TONY WROTEN was a junior wide receiver at Garfield High School in Seattle, playing wide receiver. He was running a crossing pattern when the ball was thrown to him. He planted his right leg to cut across the field and suddenly found himself down on the ground. He walked to the sideline, tried to run a little bit there to make sure he was OK, but was told he wasn't going back in the game.
Wroten was set to be a star in college at the University of Washington as both a football and basketball player. But that knee injury, diagnosed the next day as a torn ACL, put an end to that. Football was not an option anymore, so Wroten concentrated on basketball.
He played his senior year at Garfield and had a successful one-year run at Washington, where he averaged 16.0 points, 5.0 rebounds and 3.7 assists. He was taken with the 25th pick by Memphis and played a season there before coming to the 76ers in an August 2013 trade. He was in his second season with the Sixers when he tore up his knee again last January. One year in college and two-plus NBA seasons before getting hurt were all played with a tremendous amount of pain.
"I got the MRI the next day and they said it was a torn ACL," said Wroten, remembering his high school injury. "I just went to the local hospital, got the surgery. After it, I did a little bit of rehab, maybe once a week or something like that. I had pain in the knee ever since that surgery. I hadn't been 100 percent since that first surgery. When I tore my ACL this last year and I went to see Dr. (James) Andrews, he said, 'Wow.' He was surprised I was able to play this long on the knee I was on. Coming back this year, it's a whole difference. I'm more explosive. The last injury that I did in high school, it took me a minute to get back to me and to get back to normal. Now, I just feel like a totally new person with a different mindset."
The team released point guard Phil Pressey on Friday and added Wroten and fellow point guard Kendall Marshall to the roster from the team's NBA Development League affiliate Delaware 87ers.
For a team that struggles mightily to score and has had trouble keeping the pace coach Brett Brown so desires, the return of Wroten - and soon of Marshall, who says he's about a week away - is a welcomed sight to Brown.
"Kamikaze energy. Downhill aggression," is how Brown described the 22-year-old's style of play. "There are problems at times with that, because he hasn't played for so long that you're going to have to expect some turnovers and expect him to play in a crowd. But I'll trade all that to have him back and to have his, in our world, seniority, our version of a veteran. I'm just really excited for him and for us that we can welcome him back."
Brown said Wroten will be restricted to 12 to 14 minutes a game to begin with. The coach also must figure out exactly how to use his most explosive player on the roster, whether it be at point guard or shooting guard.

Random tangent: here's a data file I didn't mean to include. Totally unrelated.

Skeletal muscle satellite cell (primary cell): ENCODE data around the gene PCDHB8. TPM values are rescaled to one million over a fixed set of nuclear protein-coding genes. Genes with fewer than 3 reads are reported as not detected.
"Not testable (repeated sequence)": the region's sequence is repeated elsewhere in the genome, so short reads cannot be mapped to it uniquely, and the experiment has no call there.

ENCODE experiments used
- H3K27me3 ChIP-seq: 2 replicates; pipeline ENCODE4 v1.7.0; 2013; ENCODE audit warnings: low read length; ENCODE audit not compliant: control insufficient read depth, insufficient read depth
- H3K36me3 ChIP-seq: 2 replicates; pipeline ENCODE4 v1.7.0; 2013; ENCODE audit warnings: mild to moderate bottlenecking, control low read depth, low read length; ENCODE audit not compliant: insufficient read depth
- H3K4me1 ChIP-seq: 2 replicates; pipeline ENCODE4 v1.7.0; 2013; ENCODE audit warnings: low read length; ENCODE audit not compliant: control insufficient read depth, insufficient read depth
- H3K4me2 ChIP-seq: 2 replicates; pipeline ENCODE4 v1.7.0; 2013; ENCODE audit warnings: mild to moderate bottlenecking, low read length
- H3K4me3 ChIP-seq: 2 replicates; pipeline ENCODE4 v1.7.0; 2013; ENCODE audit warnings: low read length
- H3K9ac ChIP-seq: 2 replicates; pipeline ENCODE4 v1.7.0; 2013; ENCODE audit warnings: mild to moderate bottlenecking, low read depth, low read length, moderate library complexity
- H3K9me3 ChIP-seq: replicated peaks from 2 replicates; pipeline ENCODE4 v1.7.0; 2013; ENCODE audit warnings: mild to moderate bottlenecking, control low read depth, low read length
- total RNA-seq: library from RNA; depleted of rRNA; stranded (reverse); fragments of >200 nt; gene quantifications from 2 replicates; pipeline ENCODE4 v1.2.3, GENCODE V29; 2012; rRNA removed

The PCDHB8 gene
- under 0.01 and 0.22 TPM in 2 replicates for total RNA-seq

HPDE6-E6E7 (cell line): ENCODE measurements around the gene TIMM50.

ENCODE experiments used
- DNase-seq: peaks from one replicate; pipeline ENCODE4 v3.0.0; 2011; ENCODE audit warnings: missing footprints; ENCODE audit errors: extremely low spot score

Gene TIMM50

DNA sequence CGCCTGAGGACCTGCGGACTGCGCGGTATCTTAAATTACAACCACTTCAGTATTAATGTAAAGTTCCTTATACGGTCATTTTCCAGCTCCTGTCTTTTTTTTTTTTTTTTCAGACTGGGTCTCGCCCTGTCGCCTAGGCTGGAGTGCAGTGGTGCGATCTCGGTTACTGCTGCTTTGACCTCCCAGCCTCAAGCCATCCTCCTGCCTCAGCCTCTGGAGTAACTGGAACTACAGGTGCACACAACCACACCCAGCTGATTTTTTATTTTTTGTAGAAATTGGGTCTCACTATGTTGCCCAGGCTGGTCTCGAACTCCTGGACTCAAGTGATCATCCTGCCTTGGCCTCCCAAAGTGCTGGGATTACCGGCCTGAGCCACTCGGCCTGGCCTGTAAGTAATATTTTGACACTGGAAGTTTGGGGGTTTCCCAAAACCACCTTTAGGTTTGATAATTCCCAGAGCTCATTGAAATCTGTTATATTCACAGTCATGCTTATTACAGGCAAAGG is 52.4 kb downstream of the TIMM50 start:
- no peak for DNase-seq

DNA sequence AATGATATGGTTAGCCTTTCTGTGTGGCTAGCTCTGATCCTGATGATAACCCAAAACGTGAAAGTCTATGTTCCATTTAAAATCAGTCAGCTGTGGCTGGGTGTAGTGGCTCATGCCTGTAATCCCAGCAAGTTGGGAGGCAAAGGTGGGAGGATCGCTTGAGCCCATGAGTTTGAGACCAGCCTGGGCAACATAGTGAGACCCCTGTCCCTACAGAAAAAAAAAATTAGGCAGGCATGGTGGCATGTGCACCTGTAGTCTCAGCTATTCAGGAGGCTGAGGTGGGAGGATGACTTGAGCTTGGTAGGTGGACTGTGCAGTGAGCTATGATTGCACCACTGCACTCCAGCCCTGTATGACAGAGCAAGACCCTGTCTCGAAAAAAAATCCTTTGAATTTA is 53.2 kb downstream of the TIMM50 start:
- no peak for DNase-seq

"Historically, Tony has been about speed and pressure on the rim," Brown said. "The way the league is playing pick-and-roll defense right now - where most of the five men sag back and they just kind of protect the rim and then figure out if they have the driver or the roller - that's the world of big men. Tony puts those bigs in a place where he's going to go dunk on them or he's going to go finish. Bigs have to make a decision at the rim. They can't just let him have a dunk or a layup. So that drop-off pass, that air-time pass (alley-oop), that floor pass to the roller ends up everything. It's borne out of him attacking the rim and it puts those other people in that type of decision mode."
While his body won't permit him right now to play the way he eventually will, Wroten can't stop his mind from forging ahead at full speed.
"I'm not really nervous, I'm more anxious and excited," said Wroten, who has averaged 14.1 points in 102 games as a Sixer. "I haven't played in 10 months, and being (so close to) coming back, I'm just looking forward to the game. I just want to be able to help my team and play in front of the great fans. I just want to do what I can do to help my team win, help my teammates. We have a lot of pieces. We have shooters that we didn't have last year. We have great bigs. I feel like my talent can help. I told the team and I told coach that I just want to do whatever I can to help the team win.
"I feel like I am the point guard of this team. That's the way I feel. I want to be a leader and help the team. We're young, and I feel like I'm the guy for the job for the present and future. I'm not going to try and get everything back in one game. It's going to take some time, and I'm excited for it."